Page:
considerably happier with a 6MP version myself. This is
    not a camera for people making 60x48 inch prints! It's a
    camera for people making web photos and occasional
    8x10s of the very best of them, and 6MP is marvelously
    adequate for that.

    (Among the wall prints I made for work, all 20x30, there
    are images from 6 and 10 MP APS-C sensors, 12MP
    full-frame sensors...and one from the tiny sensor in
    an LX3. There aren't visible technical differences
    between them. So for most any purpose, you could
    really go far past 8x10 with even a 6MP M4/3 sensor.)
     
    David Dyer-Bennet, Jun 15, 2011
    #5
  6. RichA

    Bruce Guest


    That's an interesting point of view, David. In some ways I wish the
    megapixel race wasn't taking place, because the most recent superzooms
    would be far better cameras with 6 MP sensors rather than 14 MP.

    But it is all about marketing, and the public perception is that more
    megapixels are always "better". Perhaps they need to be reminded that
    their "Full HD 1080P" televisions and monitors are only 2.1 MP.
     
    Bruce, Jun 15, 2011
    #6
  7. []
    Agreed on both points, Bruce.

    David
     
    David J Taylor, Jun 16, 2011
    #7
  8. RichA

    Bowser Guest

    Fill Factory.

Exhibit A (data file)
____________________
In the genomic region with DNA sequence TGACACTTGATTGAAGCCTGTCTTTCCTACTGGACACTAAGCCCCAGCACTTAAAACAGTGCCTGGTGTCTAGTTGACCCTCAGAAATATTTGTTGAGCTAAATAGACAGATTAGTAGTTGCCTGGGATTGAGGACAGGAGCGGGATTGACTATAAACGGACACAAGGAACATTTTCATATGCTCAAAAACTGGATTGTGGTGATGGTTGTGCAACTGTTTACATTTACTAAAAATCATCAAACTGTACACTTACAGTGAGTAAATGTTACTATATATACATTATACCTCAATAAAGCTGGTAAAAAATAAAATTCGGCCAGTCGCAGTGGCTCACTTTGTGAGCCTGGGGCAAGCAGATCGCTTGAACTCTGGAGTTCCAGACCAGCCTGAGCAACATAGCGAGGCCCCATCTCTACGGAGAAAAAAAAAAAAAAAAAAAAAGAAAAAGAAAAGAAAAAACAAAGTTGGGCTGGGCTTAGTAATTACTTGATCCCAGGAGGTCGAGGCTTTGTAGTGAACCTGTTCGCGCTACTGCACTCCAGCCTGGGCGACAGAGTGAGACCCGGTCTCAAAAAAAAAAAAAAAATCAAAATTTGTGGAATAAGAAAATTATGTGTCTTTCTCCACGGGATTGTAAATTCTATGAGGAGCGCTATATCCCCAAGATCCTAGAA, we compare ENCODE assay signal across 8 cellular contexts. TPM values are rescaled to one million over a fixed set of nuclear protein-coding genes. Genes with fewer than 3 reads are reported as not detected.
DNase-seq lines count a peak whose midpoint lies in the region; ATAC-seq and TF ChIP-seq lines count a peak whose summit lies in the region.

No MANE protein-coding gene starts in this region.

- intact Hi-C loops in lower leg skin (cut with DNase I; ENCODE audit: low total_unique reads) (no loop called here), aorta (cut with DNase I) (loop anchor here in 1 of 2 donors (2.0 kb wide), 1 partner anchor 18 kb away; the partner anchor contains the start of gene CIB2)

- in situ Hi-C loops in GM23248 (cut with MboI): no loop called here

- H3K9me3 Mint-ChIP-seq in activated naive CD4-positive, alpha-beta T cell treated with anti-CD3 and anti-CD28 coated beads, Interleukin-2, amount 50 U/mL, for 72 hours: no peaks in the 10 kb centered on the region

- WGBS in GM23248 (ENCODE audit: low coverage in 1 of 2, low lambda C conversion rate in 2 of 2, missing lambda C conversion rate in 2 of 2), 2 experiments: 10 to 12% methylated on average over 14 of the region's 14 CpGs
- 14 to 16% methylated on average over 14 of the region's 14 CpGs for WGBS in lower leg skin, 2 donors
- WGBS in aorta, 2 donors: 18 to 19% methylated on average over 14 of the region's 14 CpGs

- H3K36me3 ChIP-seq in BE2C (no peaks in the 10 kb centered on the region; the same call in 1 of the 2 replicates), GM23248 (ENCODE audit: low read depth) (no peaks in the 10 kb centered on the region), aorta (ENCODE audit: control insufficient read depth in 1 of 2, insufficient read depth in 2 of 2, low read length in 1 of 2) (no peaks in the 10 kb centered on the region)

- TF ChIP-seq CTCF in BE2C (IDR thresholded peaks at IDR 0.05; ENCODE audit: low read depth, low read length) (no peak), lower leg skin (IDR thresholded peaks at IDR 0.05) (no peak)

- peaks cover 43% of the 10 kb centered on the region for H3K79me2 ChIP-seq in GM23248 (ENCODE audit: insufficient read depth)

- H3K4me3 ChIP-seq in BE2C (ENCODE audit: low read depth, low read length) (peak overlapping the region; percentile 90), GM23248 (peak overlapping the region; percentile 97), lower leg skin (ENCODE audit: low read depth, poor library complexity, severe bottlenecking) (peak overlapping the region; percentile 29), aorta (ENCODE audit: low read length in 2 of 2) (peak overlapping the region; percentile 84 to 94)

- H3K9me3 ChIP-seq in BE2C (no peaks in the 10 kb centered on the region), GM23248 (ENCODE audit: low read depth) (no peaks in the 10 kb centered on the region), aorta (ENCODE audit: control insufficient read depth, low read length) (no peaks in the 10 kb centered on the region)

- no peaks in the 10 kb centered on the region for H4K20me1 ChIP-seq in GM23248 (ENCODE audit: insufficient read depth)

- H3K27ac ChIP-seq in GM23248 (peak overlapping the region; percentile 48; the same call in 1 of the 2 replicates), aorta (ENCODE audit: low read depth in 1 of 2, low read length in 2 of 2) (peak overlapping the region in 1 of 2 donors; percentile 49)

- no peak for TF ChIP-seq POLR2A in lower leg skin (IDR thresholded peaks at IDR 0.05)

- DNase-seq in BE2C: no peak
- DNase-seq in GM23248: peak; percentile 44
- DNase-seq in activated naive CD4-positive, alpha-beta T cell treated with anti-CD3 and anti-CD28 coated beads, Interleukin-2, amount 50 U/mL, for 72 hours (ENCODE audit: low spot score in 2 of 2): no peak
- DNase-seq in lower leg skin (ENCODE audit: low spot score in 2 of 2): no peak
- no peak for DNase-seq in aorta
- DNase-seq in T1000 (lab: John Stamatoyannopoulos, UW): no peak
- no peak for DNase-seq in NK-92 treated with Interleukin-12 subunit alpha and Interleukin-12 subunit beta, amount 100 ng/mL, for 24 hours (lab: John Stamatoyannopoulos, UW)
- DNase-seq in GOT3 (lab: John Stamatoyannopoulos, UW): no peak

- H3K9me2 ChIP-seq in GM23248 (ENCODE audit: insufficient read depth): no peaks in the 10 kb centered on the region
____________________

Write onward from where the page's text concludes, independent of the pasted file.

Bowser, Jun 16, 2011
    #8
  9. RichA

    Bruce Guest


    Oh yeah?

    Possibly FillFactory's greatest claim to fame was the sensor range it
    made under contract to Kodak. My Kodak DCS Pro 14n has one. What has
    FillFactory done since then in the field of photography?

    Cypress acquired the company in 2004. What has Cypress done since
    then in the field of photography?

    Some of the company's best people seem to have left to join Cmosis in
    Belgium in 2008. What has Cmosis done since then in the field of
    photography?

    Which sensor manufacturer are you going to suggest next? Philips?

    I think I'll stick with my original list. ;-)
     
    Bruce, Jun 16, 2011
    #9
  10. RichA

    Bowser Guest

    Geez, get some fiber in the diet!

    Yeah, those Kodak FF models were, well, horrible.
     
    Bowser, Jun 16, 2011
    #10
  11. RichA

    Bruce Guest


    On the contrary, they were, and still are, excellent professional
    tools. Had Nikon not taken steps to make their production by Kodak
    impracticable, they would have lasted much longer than they did ...
    the Nikon N80-based SLR/n was produced for only a few months before
    Nikon cut off supply of N80 bodies and stopped production.

    The DCS Pro SLR/c with Canon EF mount was made for Kodak by Sigma,
    based on the Sigma SA9/SD9 body. The SLR/s body was an abomination,
    but like the Nikon F-mount 14n and SLR/n it is still in very strong
    demand because of its excellent image quality.

    My 14n is old, quirky and has many faults, but it is still my #1
    favourite DSLR ever. It is definitely my first choice for any work
    where ISO 80/160 is appropriate. My D3 takes care of higher ISOs but
    the low ISO image quality is not as good. Colour rendition is the
    best and most natural of any DSLR I have ever used apart from the
    Olympus E-1, which also had a Kodak designed sensor.

    Not horrible. Not remotely.
     
    Bruce, Jun 16, 2011
    #11
  12. Outside 100% crops, the difference is very small. Inside
    100% crops, noone seesy the photo anyway.

    -Wolfgang
     
    Wolfgang Weisselberg, Jun 16, 2011
    #12